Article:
Dec 5, 2016; Ames, IA, USA; Iowa State Cyclones guard Deonte Burton (30) shoots a jump shot against the Nebraska-Omaha Mavericks at James H. Hilton Coliseum. Mandatory Credit: Reese Strickland-USA TODAY Sports
AMES — The difference was clear from the second Deonte Burton’s jumper went through the net on Iowa State’s first possession on Monday. Before the bucket coming off a Matt Thomas assist, the Cyclones had moved the ball from side-to-side.
They had made the defense work before getting an open shot. This didn’t look like the same stagnant offense that had struggled to score during last week’s loss to Cincinnati.
The same could be said about the Cyclones’ second possession — then their third and fourth. Each trip down the floor ended in a bucket by Burton. Each trip down the floor included an assist.
Obviously, Iowa State didn’t assist on every basket in the 91-47 win over Omaha at Hilton Coliseum. But, they did pass out 22 dimes on 33 made shots, proving that — contrary to the beliefs of some — Steve Prohm’s squad hasn’t forgotten how to share the basketball.
“Offensively, I just thought the ball went side-to-side,” Prohm said. “Guys cut, guys moved. The ball didn’t stick as much tonight and then we made some shots tonight. 15-for-29 from three and that is the strength of our team when you look at our team.”
Burton, who scored a team-high 20 points, put Iowa State’s first 13 points on the scoreboard during a 13-3 run spanning the first three-plus minutes of the game. He was attacking downhill towards the rim all night long, rather than settling for tough, contested jump-shots.
The Cyclones’ shot-selection as a team was noticeably better throughout the game. They shot 50.8 percent from the floor and 51.7 percent from behind-the-arc. Gone was the your-turn, my-turn offense I wrote about after the loss to Cincinnati.
This looked like the explosive Iowa State offense we hyped up during the offseason — even if it was against an overmatched opponent.
“In practice, we move the ball a lot,” junior point guard Donovan Jackson, who scored 15 points and knocked down five 3-pointers, said. “That’s how our offense is really good. If we keep doing that, we’re going to be really good. These past few games I don’t think we’ve been moving the ball just as well as we could. As we keep moving forward, and we’re passing the ball, I think it’s going to be really good.”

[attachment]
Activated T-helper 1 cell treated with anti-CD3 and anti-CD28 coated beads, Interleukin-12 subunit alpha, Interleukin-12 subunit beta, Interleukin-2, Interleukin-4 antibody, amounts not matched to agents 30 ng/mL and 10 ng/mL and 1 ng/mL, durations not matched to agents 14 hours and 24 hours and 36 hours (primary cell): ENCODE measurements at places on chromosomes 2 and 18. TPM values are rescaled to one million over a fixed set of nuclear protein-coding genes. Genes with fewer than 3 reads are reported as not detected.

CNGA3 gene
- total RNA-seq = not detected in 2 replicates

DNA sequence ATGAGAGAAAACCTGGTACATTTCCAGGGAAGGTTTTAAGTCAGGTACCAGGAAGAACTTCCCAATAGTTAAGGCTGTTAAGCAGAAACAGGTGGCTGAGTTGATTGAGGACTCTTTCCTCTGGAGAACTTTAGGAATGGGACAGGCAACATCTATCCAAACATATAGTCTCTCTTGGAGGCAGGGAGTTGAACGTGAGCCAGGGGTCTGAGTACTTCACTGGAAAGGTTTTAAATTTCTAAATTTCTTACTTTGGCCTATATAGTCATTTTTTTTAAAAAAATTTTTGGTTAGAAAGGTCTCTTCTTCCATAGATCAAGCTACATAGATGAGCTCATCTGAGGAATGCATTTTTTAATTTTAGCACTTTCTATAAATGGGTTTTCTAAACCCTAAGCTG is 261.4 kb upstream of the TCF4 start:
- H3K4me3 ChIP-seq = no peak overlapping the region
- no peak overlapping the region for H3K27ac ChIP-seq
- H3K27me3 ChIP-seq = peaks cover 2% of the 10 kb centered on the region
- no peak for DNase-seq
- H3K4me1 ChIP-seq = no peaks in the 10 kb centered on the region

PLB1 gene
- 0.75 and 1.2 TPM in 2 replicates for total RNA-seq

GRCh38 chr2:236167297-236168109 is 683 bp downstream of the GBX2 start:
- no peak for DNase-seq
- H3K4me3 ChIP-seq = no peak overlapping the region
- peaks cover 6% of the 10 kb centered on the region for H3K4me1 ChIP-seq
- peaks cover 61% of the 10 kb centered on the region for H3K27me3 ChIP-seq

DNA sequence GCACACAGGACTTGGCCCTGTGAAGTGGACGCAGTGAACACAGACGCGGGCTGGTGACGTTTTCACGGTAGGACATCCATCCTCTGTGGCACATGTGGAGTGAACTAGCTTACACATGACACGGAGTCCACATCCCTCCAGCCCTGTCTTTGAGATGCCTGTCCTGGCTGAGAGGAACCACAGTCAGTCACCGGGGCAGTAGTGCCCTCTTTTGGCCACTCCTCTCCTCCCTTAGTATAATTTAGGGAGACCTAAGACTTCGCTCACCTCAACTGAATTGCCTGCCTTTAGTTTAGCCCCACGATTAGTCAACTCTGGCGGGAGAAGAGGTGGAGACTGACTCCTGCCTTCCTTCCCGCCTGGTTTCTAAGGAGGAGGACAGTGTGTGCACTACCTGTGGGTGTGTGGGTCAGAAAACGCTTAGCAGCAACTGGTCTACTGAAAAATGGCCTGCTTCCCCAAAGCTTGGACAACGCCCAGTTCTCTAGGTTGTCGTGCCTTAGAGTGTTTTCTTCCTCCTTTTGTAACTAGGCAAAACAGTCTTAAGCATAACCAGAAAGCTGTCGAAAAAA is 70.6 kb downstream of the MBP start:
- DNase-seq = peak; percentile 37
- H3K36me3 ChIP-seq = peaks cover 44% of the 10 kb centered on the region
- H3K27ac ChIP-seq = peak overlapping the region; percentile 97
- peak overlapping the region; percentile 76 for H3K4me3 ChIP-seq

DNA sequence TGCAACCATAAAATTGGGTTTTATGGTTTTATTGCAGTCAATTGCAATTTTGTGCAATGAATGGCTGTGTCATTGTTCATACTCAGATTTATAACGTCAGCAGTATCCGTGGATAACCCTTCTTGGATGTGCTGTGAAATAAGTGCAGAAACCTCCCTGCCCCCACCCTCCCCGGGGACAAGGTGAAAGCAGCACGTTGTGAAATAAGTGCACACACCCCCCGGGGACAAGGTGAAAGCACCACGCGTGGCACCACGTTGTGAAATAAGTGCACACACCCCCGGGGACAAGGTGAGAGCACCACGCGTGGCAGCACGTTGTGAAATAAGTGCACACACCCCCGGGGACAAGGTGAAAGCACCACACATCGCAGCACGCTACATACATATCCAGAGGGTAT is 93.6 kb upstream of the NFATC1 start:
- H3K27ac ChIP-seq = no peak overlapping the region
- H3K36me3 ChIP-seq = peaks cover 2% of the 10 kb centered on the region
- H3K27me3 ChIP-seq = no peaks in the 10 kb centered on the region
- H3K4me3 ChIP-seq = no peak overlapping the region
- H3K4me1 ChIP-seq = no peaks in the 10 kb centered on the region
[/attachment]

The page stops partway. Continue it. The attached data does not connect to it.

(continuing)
On the other end of the court, the Cyclones’ defensive improvement continued to show. Omaha — who put up 98 points in a win over Iowa on Saturday — shot just 28.4 percent from the floor and 22.7 percent from 3-point range. Iowa State forced 19 turnovers.
One stat you could point at as troublesome is the Mavericks’ 18 offensive rebounds. It didn’t come back to hurt Iowa State in this game, but we saw last week how those second chances can impact the game.
At the end of the day, the Cyclones held a team that’s averaged 80-plus points during their first eight games to just 47 on Monday.
“We have had some good defensive halves,” Prohm said. “I think we’ve had four halves where we kept people under 25 points. We have six or seven halves we’ve held people under 40 percent defensive field goal percentage so hopefully that can travel on the road with us Thursday night.”
Oh, yes, Thursday night. That’s when the Cyclones will head East to take on the rival Hawkeyes — who soundly beat Stetson on Monday.
Sure, Iowa has struggled at times during the first month of the season — including the game against Omaha. That said, anything can happen when you’re talking about rivalry games.
If Monday was any indication, it will be a focused Iowa State team heading into Carver-Hawkeye Arena.
Is Naz getting back on track?
The struggles of Naz Mitrou-Long have been one of the biggest talking points surrounding Iowa State basketball over the past couple weeks. The Cyclones’ team-leader entered Monday’s game shooting just 26.5 percent from behind-the-arc this season.
He missed his first four shots from deep on Monday — after going 0-for-5 from three against Cincinnati — but knocked down a 3-pointer late to lead some people to ask this question.
Is Naz starting to find himself again?
“Those numbers are what they are right now and they’re not me by any means,” Mitrou-Long, who scored 11 points in the win, said. “That is what I’m doing right now, but if I don’t show up in the big games when they matter, that’s when it’s going to eat at me. I’m not going to really worry about it. I’m going to continue just to get in the gym and do what I got to do. It was nice to see one go down, I can’t lie about that, but I’m just going to keep pushing and staying in the gym.”
Solomon Young returns after missing four games
Freshman forward Solomon Young made his return to the court after a hand injury sidelined him for four games. He scored six points and five rebounds in 16 minutes despite the fact that he’s seen minimal practice time since suffering the injury in Iowa State’s win over The Citadel.
Now, the key will be for Young to get back up to speed with the Cyclones’ schemes before they reach Big 12 play — and the meat of their schedule.
“I didn’t know if he was ready to play against Cincinnati,” Prohm said. “Obviously, we could’ve used him. You can see his size and he gets his hand on some balls around the rim. He just hadn’t practiced in so long and as a freshman just knowing everything that we’re doing, I thought his activity level was good, but when I’m critiquing it, I’m looking at everything. Even in ball-screen defense, we’ve got to get him back out there and get his reps so he’s up to speed, but he was good for the first day back. I wanted to get him in tonight in case we need him Thursday. We’ve got confidence to throw him in there.”